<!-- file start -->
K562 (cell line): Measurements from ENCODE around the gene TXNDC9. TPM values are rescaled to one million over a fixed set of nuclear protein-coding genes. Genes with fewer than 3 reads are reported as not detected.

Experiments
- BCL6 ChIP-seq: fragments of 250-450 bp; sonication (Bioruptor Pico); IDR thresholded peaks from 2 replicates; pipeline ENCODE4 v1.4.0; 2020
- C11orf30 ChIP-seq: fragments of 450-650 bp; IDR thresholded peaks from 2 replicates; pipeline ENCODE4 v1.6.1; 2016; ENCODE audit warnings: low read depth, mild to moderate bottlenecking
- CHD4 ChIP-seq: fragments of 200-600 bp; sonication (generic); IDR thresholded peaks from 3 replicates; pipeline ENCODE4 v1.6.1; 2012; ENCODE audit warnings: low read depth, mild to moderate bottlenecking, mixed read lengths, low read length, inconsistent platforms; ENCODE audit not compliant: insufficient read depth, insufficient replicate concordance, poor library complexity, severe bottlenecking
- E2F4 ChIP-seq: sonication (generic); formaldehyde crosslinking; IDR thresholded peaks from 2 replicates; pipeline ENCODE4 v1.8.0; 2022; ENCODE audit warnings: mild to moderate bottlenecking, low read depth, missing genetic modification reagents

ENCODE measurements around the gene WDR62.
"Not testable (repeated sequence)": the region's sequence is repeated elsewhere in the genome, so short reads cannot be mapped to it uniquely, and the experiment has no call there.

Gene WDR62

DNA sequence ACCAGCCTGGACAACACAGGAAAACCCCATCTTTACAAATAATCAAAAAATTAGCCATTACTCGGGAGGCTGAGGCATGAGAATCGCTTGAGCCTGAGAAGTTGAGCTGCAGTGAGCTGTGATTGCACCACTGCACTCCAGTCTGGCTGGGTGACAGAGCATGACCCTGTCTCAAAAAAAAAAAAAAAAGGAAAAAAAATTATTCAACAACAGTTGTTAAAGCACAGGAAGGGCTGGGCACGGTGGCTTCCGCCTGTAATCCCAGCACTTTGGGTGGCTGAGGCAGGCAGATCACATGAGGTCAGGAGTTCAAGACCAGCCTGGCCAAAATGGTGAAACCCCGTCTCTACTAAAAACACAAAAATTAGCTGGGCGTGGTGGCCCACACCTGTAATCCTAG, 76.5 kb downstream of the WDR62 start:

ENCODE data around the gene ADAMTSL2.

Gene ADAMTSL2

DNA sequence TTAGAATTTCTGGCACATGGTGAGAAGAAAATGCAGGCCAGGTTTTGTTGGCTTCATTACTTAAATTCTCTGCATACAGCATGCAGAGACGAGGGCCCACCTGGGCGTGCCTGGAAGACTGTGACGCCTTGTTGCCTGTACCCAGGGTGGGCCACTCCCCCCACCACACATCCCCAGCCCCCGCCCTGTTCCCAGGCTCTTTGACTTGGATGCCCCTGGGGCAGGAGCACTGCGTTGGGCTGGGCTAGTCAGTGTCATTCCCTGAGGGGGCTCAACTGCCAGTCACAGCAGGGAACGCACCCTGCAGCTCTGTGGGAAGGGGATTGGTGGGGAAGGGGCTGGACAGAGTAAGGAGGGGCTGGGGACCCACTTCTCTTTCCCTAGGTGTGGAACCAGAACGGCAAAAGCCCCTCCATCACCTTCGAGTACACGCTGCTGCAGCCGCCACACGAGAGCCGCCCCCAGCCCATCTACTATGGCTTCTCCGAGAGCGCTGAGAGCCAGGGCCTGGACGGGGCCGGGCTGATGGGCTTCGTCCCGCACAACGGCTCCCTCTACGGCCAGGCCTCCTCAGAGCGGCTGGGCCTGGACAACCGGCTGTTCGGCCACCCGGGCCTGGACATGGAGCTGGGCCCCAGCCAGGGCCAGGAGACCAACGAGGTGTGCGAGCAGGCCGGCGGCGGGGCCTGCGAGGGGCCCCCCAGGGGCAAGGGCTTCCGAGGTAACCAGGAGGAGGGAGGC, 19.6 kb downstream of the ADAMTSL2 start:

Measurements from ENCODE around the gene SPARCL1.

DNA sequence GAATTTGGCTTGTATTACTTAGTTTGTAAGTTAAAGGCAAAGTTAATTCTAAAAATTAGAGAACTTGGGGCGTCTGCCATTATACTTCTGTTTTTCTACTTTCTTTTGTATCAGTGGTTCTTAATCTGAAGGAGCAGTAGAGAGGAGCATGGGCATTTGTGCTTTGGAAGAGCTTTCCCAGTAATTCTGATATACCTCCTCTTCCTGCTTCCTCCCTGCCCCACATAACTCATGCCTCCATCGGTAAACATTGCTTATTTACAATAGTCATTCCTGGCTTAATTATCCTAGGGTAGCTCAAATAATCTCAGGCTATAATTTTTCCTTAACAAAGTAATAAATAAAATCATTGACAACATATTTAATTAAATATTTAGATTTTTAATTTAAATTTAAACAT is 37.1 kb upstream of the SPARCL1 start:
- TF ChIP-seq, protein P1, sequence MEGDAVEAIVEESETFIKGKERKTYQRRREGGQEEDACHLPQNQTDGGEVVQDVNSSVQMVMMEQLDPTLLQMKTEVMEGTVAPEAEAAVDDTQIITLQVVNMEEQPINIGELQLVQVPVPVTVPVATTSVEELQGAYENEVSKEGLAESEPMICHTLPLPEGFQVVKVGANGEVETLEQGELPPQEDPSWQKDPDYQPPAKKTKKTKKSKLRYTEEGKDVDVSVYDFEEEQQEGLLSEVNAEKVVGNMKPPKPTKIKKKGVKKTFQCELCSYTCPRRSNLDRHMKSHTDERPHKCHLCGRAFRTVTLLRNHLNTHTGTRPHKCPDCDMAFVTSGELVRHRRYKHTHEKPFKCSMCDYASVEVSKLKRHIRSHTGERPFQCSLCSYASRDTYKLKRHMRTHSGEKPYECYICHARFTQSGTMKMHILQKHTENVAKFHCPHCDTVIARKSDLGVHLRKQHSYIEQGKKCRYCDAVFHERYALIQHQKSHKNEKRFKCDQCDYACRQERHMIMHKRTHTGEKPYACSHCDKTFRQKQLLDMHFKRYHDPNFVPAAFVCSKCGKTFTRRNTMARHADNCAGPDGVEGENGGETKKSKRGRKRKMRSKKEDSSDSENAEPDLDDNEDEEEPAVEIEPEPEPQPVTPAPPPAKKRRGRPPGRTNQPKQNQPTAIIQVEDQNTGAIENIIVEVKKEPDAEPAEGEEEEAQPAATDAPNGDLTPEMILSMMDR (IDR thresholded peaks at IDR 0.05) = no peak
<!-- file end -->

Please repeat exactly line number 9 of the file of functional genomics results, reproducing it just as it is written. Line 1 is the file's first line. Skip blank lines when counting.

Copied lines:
Gene WDR62